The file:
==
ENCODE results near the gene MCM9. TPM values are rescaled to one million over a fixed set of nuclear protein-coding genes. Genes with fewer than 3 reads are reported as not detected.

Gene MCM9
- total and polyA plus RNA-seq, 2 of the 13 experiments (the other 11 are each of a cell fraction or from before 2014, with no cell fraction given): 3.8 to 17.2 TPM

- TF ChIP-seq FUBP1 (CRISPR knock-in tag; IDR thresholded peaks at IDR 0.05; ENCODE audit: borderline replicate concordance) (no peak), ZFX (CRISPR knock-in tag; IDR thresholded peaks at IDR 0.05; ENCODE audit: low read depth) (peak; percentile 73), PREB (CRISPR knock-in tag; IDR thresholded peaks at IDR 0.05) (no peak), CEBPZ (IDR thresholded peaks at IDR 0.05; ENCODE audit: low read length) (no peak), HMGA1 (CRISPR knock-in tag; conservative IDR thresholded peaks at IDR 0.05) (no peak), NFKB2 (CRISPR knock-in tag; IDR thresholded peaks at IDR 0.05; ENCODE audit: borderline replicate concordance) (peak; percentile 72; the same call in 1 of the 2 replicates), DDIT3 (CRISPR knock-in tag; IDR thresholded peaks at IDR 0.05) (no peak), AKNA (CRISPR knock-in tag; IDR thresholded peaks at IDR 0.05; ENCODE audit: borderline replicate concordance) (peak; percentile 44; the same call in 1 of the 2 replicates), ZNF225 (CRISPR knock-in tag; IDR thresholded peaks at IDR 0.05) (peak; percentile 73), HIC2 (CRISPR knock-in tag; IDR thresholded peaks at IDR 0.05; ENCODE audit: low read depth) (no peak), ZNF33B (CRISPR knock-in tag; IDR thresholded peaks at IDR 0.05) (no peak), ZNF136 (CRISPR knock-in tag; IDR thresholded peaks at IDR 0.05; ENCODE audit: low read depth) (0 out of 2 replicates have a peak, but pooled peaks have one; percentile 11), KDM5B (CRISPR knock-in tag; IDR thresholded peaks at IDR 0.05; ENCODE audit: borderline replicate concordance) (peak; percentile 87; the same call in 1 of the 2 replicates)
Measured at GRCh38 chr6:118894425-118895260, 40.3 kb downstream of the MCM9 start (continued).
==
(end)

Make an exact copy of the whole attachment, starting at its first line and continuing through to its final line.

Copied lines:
ENCODE results near the gene MCM9. TPM values are rescaled to one million over a fixed set of nuclear protein-coding genes. Genes with fewer than 3 reads are reported as not detected.

Gene MCM9
- total and polyA plus RNA-seq, 2 of the 13 experiments (the other 11 are each of a cell fraction or from before 2014, with no cell fraction given): 3.8 to 17.2 TPM

- TF ChIP-seq FUBP1 (CRISPR knock-in tag; IDR thresholded peaks at IDR 0.05; ENCODE audit: borderline replicate concordance) (no peak), ZFX (CRISPR knock-in tag; IDR thresholded peaks at IDR 0.05; ENCODE audit: low read depth) (peak; percentile 73), PREB (CRISPR knock-in tag; IDR thresholded peaks at IDR 0.05) (no peak), CEBPZ (IDR thresholded peaks at IDR 0.05; ENCODE audit: low read length) (no peak), HMGA1 (CRISPR knock-in tag; conservative IDR thresholded peaks at IDR 0.05) (no peak), NFKB2 (CRISPR knock-in tag; IDR thresholded peaks at IDR 0.05; ENCODE audit: borderline replicate concordance) (peak; percentile 72; the same call in 1 of the 2 replicates), DDIT3 (CRISPR knock-in tag; IDR thresholded peaks at IDR 0.05) (no peak), AKNA (CRISPR knock-in tag; IDR thresholded peaks at IDR 0.05; ENCODE audit: borderline replicate concordance) (peak; percentile 44; the same call in 1 of the 2 replicates), ZNF225 (CRISPR knock-in tag; IDR thresholded peaks at IDR 0.05) (peak; percentile 73), HIC2 (CRISPR knock-in tag; IDR thresholded peaks at IDR 0.05; ENCODE audit: low read depth) (no peak), ZNF33B (CRISPR knock-in tag; IDR thresholded peaks at IDR 0.05) (no peak), ZNF136 (CRISPR knock-in tag; IDR thresholded peaks at IDR 0.05; ENCODE audit: low read depth) (0 out of 2 replicates have a peak, but pooled peaks have one; percentile 11), KDM5B (CRISPR knock-in tag; IDR thresholded peaks at IDR 0.05; ENCODE audit: borderline replicate concordance) (peak; percentile 87; the same call in 1 of the 2 replicates)
Measured at GRCh38 chr6:118894425-118895260, 40.3 kb downstream of the MCM9 start (continued).